Demographic transition theory and Optimum Population
Demographic Transition Theory
By- Pranjal Prateek
• The general science of studying human population.
• It is the statistics of the population that is subjected to
change in accordance with aging, birth, death, migration etc.
• The demography of any place helps to gather information
about the population, religion, language and ethnicity of
• Demography can be understood through census. Census
2011 -7th Census operation post India's Independence and
15th in total since; it began in the year 1981
Demographic Transition theory
• Demographic transition (DT) refers to the
transition from high birth and death rates to low
birth and death rates as a country develops from
a pre-industrial to an industrialized economic
• This is typically demonstrated through
a demographic transition model (DTM). The
theory is based on an interpretation
of demographic history developed in 1929 by the
American demographer Warren Thompson
India vs China
• China’s population growth is only 0.7% per year (India with
1.6 billion, will surpass China with respect to population
size in 2050).
• India had 66% higher income per capita than China in 1980,
but by the early 1990s China overtook India.
• In 2008, the situation was reversed, with income per capita
in China double that of India.
• This income crossover is due to very different demographic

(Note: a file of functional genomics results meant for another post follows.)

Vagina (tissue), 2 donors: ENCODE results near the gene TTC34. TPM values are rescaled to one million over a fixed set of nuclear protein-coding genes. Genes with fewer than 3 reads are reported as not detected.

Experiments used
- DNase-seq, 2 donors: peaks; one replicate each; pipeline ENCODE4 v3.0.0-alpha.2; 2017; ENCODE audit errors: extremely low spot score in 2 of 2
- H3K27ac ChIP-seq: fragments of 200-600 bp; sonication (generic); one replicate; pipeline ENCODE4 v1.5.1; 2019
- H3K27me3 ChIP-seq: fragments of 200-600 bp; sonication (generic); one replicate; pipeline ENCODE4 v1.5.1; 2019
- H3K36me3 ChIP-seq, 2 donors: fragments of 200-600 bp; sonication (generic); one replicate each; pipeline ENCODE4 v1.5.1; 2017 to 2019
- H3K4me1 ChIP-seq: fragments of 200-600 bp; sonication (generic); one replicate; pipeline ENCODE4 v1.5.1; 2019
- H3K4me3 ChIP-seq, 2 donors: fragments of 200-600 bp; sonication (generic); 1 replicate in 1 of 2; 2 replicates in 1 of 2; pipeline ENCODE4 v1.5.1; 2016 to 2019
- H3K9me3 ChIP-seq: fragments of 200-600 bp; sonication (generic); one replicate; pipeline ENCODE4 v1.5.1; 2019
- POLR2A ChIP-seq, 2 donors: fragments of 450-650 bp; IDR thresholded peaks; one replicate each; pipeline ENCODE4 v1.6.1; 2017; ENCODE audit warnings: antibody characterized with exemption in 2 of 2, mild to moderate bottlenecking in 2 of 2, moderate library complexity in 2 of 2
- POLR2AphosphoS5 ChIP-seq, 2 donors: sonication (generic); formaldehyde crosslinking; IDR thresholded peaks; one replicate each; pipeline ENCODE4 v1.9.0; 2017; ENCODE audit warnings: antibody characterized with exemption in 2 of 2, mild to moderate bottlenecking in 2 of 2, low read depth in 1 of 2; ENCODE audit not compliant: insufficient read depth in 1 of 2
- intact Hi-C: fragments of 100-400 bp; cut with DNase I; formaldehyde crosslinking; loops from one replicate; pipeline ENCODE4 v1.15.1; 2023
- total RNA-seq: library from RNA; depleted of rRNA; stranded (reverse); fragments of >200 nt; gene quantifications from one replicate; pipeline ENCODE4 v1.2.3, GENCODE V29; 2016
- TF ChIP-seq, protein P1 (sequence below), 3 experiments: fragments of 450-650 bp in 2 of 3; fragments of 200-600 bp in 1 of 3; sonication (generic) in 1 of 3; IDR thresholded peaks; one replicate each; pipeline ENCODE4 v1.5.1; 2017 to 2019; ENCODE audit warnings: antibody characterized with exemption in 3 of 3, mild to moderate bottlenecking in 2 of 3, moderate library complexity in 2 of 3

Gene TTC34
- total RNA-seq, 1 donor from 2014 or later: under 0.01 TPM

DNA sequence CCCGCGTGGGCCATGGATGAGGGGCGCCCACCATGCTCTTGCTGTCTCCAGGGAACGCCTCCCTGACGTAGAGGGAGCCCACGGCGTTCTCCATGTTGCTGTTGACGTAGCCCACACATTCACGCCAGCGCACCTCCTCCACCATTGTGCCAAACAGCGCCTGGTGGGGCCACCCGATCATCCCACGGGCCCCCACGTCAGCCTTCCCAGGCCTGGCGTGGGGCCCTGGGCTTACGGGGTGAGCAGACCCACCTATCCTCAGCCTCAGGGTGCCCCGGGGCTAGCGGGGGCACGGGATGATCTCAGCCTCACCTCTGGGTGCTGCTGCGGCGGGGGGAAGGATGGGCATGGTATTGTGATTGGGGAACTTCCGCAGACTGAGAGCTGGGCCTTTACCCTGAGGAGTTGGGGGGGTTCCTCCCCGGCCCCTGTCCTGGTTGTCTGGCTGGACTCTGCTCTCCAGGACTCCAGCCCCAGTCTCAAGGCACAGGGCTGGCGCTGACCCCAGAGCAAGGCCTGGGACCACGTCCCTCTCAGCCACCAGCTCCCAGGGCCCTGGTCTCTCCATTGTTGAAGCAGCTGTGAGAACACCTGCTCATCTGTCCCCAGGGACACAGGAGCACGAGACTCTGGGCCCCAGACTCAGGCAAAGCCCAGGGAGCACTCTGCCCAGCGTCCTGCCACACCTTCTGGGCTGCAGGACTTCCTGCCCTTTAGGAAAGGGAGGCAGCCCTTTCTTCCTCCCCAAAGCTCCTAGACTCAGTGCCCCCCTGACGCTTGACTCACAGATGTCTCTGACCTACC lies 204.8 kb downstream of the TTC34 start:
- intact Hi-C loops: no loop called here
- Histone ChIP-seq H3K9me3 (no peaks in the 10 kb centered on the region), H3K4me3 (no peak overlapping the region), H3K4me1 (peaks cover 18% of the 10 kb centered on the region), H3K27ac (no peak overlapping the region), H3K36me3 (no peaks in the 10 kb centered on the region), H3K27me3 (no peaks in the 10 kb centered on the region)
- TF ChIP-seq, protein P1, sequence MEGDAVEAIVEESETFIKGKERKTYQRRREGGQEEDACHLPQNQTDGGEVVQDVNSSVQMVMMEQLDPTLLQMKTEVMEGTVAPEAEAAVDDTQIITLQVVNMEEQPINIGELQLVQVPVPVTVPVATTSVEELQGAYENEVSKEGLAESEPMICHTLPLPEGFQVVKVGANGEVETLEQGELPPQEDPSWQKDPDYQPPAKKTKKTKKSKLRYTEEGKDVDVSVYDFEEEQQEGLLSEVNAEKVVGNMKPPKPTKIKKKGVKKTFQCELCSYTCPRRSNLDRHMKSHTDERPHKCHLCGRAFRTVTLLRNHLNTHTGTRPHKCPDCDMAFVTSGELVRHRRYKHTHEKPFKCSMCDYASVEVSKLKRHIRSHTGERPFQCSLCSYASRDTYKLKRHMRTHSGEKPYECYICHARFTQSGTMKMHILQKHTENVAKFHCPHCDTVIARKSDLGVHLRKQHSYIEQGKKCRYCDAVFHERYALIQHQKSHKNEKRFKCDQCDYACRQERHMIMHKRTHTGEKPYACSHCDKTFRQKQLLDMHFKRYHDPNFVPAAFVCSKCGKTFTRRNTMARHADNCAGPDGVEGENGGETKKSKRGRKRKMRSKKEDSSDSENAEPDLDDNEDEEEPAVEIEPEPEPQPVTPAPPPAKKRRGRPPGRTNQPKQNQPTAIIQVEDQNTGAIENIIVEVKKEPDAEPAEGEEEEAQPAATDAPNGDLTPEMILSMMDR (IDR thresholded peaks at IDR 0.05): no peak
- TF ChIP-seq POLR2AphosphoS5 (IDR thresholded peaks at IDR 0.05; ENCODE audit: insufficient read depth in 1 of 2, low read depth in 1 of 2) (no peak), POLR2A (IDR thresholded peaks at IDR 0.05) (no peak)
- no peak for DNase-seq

trajectories of China and India.
• China’s campaign of “later, longer, fewer” and its one-child
policy (beginning in 1979) led to a decline in fertility.
• India’s 65 and over population currently
represents only one-fourth the number of its
adolescents and young adults.
• It will not outnumber the younger group for
nearly four decades.
• Fertility decline and rising longevity will rise the
working-age share creating higher growth rates in
India over the next 30 years
Nurturing the Demographic dividend
• Policies to meet the education and training needs of India’s
youth can ease the process of caring for growing numbers of
older Indians in the future.
• Behavioural and policy responses to population aging –
including higher labour force participation of women, higher
savings for retirement, and later age of retirement – suggest
that population aging will not necessarily significantly impede
• If India adopts policies that allow the working-age population
to be productively employed, India may receive a demographic
dividend of roughly 1% point growth in GDP, compounded
year by year.
• The optimum population is the size of
a population that is the best out of several
• Estimations usually take
ecological sustainability and carrying
capacity more or less into account. Also,
optimum population can refer to a specific
area, such as a region or country, but can also
refer to the entire world or universe.